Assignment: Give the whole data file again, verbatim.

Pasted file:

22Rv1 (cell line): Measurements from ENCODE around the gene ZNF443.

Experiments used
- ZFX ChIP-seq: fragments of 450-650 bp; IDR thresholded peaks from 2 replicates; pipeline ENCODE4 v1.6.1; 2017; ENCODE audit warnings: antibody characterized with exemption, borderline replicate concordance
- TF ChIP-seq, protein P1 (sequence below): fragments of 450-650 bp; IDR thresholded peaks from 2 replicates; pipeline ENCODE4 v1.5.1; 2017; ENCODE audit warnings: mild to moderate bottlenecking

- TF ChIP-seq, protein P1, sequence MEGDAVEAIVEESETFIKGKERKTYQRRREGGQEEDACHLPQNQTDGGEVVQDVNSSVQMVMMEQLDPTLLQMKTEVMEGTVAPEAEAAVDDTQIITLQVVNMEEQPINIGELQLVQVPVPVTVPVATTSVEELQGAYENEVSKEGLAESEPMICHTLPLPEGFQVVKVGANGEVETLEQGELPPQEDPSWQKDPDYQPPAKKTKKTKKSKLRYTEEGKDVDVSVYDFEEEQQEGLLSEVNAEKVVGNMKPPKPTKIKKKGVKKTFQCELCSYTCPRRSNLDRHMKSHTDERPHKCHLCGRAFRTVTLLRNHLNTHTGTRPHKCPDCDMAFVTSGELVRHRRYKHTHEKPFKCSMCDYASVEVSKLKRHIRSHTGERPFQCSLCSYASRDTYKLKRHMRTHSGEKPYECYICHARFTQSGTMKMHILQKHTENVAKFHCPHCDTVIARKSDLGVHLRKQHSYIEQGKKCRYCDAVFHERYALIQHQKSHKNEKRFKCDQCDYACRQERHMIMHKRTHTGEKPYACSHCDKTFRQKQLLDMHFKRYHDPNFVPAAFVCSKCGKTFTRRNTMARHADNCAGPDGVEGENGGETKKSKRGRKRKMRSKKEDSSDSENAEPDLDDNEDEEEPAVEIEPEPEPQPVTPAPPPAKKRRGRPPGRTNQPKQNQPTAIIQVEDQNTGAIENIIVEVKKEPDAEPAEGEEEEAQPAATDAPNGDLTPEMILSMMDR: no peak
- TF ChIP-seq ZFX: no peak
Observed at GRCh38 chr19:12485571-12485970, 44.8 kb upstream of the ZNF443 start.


22Rv1 (cell line): Measurements from ENCODE around the gene ZNF443.

Experiments used
- ZFX ChIP-seq: fragments of 450-650 bp; IDR thresholded peaks from 2 replicates; pipeline ENCODE4 v1.6.1; 2017; ENCODE audit warnings: antibody characterized with exemption, borderline replicate concordance
- TF ChIP-seq, protein P1 (sequence below): fragments of 450-650 bp; IDR thresholded peaks from 2 replicates; pipeline ENCODE4 v1.5.1; 2017; ENCODE audit warnings: mild to moderate bottlenecking

- TF ChIP-seq, protein P1, sequence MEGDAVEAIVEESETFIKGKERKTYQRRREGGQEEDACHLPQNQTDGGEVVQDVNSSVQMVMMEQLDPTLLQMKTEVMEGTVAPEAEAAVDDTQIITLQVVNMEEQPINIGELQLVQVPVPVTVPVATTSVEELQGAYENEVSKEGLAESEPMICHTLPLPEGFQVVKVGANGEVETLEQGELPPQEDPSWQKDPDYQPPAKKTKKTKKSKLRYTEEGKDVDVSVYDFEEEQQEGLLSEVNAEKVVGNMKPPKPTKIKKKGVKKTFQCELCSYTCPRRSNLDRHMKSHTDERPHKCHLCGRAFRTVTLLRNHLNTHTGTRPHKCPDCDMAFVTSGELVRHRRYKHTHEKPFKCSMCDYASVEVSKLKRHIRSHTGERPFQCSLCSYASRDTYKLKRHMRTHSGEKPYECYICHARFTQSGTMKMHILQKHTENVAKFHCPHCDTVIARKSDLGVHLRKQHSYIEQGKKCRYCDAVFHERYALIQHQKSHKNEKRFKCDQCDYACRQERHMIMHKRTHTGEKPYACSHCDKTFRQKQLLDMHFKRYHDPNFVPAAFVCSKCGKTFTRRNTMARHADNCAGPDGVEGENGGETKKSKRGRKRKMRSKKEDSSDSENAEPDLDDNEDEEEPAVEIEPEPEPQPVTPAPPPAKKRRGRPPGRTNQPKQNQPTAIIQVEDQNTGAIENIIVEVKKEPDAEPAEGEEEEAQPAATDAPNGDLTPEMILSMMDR: no peak
- TF ChIP-seq ZFX: no peak
Observed at GRCh38 chr19:12485571-12485970, 44.8 kb upstream of the ZNF443 start.